The statue had been ‘lying in state’ for more than two years. The discourse and planning had already taken its course. The Constitution Park reconfiguration project which began in earnest in January 2014, had come through. February 21, the day of promise. Finally the Sir John Compton monument would be unveiled.
The most talked-about and anticipated subject of 2014 thus far was finally a reality. Last Friday Saint Lucians came out in their numbers from late afternoon and it was not for the customary Friday night lime. Persons occupied any vacant space around Constitution Park in order to get as close as possible to the action and to be part of the momentous, historic occasion. Invited guests on the other hand took their seats under the wide tent lodged between the Boulevard and Laborie Street with a view of the park that had been chosen as the ideal site to house the monument.
The area, which in the past was merely an unattractive shortcut for persons moving through the heart of the city, a haven for vagrants and a place of recreation for elderly men, is now transformed into an attractive, modern park.
“I’m sure you would agree that this new park is lovely. It has a cosmopolitan feel to it,” exclaimed Barbara Jacobs Small, hostess of the illustrious event.
The event drew ministerial and government officials from the country and across the region. Dignitaries such as the honorable Dr. Keith Mitchell, Prime Minister of Grenada; Sir James Mitchell former Prime Minister of Saint Vincent; and Honorable Dr. Kennedy Simmons, former Prime Minister of Saint Kitts and Nevis were in attendance. There were tributes from Ex-General Secretary of the UWP Gertrude George, former cabinet colleague Ira d’Auvergne and Adrian Augier in the form of poetry.
Childhood friend and political ally of Sir John, James Mitchell, after speaking about his family and political ties to Sir John as well as their friendhip, then directed some words at the party Sir John formed.
“Now the legacy of the United Workers Party moving on and democracy has to continue to thrive. John’s statement about adversarial politics rather than enemy politics is what is relevant,” said Mitchell.
“Sir John led you to where you are today. You young people don’t only look back at the past that Sir John brought you, but where would Sir john want to see you in the future that is what you’ve got to consider and understand his legacy and understand where he would want to go,” he added.
“For those of you in the UWP like Allen Chastanet, you have got to understand clearly where the foundation is and where you are going to go,” Mitchell exclaimed to much applause.
Wife of the late Prime Minister, Lady Janice Compton gave a solemn presentation of the life and times of her husband. And like her daughter, reiterated Sir John’s (probable) resistance to the honorable gesture.
“These past few days, there has been one question turning over and over in my mind. What would John think of all of this? My first thought was that he would’ve been horrified as Ira (d’Auvergne) would testify to, that you have spent so much on him to pay him this respect. True to his nature he would’ve said, “do you know what you could’ve done with that?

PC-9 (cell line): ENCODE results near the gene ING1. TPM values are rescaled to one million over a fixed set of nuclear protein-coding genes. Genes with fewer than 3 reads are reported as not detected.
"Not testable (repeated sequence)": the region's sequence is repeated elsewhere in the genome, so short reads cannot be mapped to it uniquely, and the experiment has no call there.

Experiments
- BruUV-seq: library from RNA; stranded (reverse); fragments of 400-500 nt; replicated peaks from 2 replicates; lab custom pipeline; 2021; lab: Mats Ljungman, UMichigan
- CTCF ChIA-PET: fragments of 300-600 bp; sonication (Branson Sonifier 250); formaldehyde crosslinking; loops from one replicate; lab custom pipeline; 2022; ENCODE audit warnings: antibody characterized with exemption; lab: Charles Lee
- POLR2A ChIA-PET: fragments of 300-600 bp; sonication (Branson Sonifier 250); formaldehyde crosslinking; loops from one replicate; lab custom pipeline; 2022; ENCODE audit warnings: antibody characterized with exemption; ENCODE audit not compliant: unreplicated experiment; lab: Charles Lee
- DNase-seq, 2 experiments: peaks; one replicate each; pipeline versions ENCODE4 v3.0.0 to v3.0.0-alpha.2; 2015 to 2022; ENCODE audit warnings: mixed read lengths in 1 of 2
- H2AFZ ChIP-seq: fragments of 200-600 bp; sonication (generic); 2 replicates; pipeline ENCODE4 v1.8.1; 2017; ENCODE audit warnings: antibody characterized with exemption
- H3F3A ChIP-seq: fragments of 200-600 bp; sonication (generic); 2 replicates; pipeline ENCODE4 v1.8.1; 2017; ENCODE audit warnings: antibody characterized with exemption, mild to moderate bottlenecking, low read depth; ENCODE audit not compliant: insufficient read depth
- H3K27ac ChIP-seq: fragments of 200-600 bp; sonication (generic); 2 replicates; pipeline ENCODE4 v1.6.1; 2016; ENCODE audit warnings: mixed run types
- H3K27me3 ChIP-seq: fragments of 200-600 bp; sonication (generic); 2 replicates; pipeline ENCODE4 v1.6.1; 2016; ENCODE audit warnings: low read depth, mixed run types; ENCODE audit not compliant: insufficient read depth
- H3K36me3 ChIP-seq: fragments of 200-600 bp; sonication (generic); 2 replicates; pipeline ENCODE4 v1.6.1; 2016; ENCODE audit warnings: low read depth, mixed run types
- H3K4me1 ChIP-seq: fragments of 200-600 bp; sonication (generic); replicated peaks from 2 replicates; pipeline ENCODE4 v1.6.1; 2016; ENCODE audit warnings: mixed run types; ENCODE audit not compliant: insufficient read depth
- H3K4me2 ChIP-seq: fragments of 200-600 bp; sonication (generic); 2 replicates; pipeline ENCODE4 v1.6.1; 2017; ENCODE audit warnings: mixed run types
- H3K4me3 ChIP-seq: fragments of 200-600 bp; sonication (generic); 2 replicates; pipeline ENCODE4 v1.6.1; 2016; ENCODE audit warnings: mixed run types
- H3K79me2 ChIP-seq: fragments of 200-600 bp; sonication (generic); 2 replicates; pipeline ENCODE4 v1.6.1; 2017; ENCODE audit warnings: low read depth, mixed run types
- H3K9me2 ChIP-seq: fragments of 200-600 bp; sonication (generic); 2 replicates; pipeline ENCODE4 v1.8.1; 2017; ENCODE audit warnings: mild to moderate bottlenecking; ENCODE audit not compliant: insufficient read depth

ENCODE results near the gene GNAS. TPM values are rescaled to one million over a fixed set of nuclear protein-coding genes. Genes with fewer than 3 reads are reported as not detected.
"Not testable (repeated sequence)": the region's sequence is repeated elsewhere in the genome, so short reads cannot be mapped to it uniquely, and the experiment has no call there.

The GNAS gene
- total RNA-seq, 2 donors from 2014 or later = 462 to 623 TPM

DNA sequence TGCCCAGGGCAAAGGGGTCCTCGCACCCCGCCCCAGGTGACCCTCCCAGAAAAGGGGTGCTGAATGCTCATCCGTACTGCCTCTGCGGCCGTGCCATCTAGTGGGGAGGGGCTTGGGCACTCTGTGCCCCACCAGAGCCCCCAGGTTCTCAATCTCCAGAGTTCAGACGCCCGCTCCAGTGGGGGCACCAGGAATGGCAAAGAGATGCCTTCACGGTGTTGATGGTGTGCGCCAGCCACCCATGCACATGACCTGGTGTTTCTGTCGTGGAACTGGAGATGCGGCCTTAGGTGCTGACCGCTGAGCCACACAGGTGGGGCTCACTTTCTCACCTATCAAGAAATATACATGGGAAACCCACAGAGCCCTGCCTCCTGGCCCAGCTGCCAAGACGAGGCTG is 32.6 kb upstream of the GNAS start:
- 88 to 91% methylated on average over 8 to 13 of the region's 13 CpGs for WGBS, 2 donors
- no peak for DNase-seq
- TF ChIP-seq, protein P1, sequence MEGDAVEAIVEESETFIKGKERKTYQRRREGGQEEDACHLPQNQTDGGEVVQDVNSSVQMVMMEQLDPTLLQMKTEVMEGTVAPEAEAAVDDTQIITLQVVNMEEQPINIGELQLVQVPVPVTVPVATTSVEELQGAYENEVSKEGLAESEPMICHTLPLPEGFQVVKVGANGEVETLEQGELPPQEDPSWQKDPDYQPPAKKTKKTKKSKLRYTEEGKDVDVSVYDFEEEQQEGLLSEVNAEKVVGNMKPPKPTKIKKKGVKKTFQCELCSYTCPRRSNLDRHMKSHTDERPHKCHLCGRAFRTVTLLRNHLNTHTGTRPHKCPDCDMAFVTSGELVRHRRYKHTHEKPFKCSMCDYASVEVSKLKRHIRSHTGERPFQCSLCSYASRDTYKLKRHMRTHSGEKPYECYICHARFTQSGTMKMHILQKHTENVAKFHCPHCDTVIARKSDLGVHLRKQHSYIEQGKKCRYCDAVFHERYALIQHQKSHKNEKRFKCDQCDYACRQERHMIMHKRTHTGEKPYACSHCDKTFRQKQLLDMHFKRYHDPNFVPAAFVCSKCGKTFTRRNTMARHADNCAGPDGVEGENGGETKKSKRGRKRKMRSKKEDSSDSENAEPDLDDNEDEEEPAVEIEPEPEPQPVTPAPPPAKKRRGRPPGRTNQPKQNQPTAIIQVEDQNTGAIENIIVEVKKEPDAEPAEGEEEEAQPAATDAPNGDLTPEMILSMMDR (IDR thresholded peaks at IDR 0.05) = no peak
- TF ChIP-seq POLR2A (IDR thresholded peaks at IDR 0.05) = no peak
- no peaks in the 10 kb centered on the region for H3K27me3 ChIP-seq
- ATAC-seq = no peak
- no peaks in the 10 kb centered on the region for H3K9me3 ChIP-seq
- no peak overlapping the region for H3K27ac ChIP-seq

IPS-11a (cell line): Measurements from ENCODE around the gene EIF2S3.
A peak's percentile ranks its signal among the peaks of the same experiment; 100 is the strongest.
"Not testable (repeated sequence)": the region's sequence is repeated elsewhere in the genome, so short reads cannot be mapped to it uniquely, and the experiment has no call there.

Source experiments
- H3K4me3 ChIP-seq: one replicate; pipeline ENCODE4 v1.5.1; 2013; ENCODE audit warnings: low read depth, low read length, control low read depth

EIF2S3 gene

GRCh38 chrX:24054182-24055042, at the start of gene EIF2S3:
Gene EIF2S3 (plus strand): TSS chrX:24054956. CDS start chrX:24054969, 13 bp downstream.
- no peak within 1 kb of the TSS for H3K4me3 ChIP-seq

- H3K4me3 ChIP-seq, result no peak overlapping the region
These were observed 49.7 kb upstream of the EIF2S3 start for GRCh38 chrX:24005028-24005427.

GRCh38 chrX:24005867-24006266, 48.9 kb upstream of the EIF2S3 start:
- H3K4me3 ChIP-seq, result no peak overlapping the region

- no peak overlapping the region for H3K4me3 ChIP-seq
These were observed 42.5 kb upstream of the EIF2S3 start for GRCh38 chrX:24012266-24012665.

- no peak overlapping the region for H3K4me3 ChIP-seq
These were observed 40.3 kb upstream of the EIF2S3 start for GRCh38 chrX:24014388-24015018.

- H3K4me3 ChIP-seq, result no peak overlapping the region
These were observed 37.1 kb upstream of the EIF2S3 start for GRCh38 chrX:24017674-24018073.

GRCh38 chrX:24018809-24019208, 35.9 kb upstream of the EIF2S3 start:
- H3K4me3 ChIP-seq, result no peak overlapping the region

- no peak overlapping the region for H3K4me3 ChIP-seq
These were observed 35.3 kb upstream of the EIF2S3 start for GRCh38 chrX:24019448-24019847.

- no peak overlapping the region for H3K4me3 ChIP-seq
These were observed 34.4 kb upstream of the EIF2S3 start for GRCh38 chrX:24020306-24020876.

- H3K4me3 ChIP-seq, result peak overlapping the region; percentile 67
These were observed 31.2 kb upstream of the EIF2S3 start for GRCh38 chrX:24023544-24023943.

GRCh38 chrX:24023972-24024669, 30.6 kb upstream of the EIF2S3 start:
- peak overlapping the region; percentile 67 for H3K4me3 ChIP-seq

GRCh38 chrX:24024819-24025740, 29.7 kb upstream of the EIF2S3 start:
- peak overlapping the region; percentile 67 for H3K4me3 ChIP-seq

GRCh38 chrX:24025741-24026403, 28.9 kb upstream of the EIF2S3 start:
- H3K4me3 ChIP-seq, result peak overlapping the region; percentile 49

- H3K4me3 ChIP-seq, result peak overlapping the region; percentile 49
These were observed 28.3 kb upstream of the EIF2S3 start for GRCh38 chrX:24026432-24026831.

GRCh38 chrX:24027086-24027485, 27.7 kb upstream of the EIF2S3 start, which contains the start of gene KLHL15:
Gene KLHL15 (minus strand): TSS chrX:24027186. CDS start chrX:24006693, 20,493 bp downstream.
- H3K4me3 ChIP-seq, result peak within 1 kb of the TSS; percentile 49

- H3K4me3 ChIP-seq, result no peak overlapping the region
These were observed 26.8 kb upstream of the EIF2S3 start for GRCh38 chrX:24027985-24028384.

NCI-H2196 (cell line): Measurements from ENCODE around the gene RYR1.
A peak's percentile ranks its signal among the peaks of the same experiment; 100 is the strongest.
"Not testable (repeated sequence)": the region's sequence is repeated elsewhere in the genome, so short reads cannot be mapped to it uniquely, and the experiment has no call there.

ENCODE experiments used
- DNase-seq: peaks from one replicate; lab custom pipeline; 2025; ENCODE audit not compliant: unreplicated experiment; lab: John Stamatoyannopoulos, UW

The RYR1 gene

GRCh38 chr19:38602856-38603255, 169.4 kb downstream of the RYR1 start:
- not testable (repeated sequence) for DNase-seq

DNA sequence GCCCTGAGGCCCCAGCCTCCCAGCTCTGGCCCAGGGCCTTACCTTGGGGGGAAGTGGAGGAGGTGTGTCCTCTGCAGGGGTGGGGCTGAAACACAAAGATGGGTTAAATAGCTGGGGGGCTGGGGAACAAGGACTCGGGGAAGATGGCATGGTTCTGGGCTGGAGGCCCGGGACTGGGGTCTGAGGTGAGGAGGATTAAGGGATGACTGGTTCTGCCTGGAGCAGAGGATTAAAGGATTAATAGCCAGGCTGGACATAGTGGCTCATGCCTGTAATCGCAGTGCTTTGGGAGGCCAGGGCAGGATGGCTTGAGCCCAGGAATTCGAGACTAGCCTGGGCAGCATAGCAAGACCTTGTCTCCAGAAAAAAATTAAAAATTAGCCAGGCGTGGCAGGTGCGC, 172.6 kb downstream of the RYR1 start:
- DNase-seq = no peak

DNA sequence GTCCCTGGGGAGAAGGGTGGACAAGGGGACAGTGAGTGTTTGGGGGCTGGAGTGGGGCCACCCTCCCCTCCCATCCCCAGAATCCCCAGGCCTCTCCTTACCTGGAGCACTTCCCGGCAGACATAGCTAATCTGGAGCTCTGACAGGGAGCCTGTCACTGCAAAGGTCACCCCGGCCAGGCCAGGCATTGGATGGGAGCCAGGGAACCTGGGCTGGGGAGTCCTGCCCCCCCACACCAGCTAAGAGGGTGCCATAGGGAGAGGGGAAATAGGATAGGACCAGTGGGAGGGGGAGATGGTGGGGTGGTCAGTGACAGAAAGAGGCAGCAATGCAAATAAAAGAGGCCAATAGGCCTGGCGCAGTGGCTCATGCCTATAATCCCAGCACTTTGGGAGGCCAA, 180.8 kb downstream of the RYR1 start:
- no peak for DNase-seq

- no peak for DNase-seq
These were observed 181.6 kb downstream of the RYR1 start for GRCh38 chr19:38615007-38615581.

“By now looking down and seeing all the hard work and effort that has been made by so many, seeing the end result, seeing all the familiar faces gathered here and knowing that his friends Kennedy and Keith have gone to great lengths to be here just to witness this moment, he must be smiling down. Perhaps nudging Dame Eugenia and saying, “look at that!” There would be a tear in his eye and he would struggle to say “thank you all, God bless you.”
And, when Lady Janice noted that not only she and her family miss Sir John, but also the entire country; this produced a huge cheer from the crowd.
Prime Minister Kenny Anthony did not venture into giving a true description of the man that Compton was, but rather, seemed very general in his remarks.
“Ladies and Gentlemen, this evening I have reason to recollect that all great civilizations edify their greatness through monuments of one kind or another. In this instance, this statue which we will unveil is part of the story that is our history,” Anthony started by saying.
“That long road from discovery to self-determination, of our achievements from colony to independent statehood, of our progress from under development to a developing and diversified country, of our character from a politically tribal to mature in democracy. This unveiling is helping define a new Saint Lucia which is at peace with its past,” he added.
“Saint Lucians are also cognizant that this monument does not indemnify or repay the untiring, unyielding will that this soul from Canouan carved into the landscape of Saint Lucia and in the psyche of it’s people” said Dr. Anthony.
He asked the audience not to perceive themselves as a member of the SLP or the UWP, or of any political group, but to declare on this occasion that we are simply Saint Lucians gathered to celebrate one of our heroes. “Indeed, this applies not only for today, rather on all days we should think first of our country and its well being before political hew,” Anthony affirmed.
Students of the Mon Repos Combined School and reigning Calypso Monarch Menell, who hails from Micoud, the area Sir John represented for so many years, also paid tribute in song. A plaque presentation was made to artiste and sculptor Ricky George.
And the unveiling ceremony would not be complete without a surprise act, as our very own ‘daughter of Carnival’ the irreplaceable Patra, made her untimely presence felt during Lady Janice’s presentation. Perhaps she too wanted to portray her patriotism and that she had a genuine love for Sir John. The unveiling itself received resounding applause, cheers and even a few tears from those in attendance.